Despite sequester fix, lawmakers blame flight delays for missed votes

Lawmakers in the House blamed a series of missed votes on flight delays this week, despite the end of air traffic controller furloughs that Congress addressed last month.

"Mr. Speaker, I missed my connecting flight into Washington yesterday afternoon," Rep. Jim Jordon (R-Ohio) said in a statement in the Congressional Record.

"As a result, I was absent from the House floor during last night's three roll-call votes," Jordan continued. "Had I been present, I would have voted in favor of H.R. 588, H.R. 291, and H.R. 507."

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Rep. Jackie Walorski (R-Ind.) offered a similar explanation for the same series of votes. 

"Mr. Speaker, on roll-call No. 129 on H.R. 588, I am not recorded because of flight delays. Had I been present, I would have voted 'aye,'" Walorski said.

"On roll-call No. 130 on H.R. 291, I am not recorded because of flight delays. Had I been present, I would have voted 'aye,'" she continued. "On roll-call No. 131 on H.R. 507, I am not recorded because of flight delays. Had I been present, I would have voted 'aye.''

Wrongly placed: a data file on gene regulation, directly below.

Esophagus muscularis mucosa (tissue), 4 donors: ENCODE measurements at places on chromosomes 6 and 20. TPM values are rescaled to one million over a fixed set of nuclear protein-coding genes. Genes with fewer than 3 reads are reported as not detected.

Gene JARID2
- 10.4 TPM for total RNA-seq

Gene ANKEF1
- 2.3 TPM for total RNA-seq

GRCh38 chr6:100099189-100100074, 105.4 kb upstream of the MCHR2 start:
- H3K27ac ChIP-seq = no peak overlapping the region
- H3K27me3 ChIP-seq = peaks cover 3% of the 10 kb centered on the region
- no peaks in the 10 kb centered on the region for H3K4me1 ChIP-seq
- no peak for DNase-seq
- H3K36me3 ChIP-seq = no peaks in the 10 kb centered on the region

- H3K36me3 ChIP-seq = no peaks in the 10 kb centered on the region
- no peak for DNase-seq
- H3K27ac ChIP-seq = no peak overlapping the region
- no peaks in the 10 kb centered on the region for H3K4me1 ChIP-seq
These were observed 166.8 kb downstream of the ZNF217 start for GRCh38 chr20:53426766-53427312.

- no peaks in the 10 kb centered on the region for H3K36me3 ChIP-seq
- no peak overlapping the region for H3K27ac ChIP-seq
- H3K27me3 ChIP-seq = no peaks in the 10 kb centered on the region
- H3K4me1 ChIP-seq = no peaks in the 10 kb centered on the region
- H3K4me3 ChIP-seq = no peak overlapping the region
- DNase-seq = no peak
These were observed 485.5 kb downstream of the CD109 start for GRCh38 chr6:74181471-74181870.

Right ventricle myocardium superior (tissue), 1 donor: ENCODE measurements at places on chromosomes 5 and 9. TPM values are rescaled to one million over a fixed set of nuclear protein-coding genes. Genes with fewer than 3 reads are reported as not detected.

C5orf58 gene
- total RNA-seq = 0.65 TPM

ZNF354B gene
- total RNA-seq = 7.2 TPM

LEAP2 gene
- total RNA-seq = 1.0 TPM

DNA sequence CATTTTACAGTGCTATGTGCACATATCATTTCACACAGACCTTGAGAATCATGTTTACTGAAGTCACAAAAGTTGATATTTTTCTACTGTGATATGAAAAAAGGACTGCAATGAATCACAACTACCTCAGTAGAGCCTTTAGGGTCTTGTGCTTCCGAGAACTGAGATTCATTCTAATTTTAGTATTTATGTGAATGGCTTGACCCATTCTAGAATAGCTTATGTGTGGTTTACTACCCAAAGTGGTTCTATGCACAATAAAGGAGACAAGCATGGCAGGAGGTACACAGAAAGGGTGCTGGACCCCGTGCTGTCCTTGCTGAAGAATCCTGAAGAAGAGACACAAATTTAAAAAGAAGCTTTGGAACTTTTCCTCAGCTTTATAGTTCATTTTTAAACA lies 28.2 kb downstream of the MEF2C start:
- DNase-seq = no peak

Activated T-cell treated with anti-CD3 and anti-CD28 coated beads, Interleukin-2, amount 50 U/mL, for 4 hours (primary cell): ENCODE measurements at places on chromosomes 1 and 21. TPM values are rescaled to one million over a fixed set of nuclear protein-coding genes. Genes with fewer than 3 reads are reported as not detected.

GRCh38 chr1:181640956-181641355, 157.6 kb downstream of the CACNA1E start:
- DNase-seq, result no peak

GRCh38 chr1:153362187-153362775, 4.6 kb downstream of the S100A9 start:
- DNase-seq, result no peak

The complaints came two weeks after Congress passed a bill to end furloughs at the Federal Aviation Administration (FAA) that were causing hundreds of flight delays per day. The FAA said it had to furlough air traffic controllers and other essential personnel because of the sequester.

The automatic budget cutting law requires the FAA to reduce its spending for 2013 by $600 million.

The bill passed by Congress gave the FAA flexibility to move money within its budget to avoid the air traffic controller furloughs and reduce the number of flight delays.

Lawmakers were criticized for approving a fix for flight delays right before they left Washington for a week-long recess, but not dealing with other parts of the sequester.


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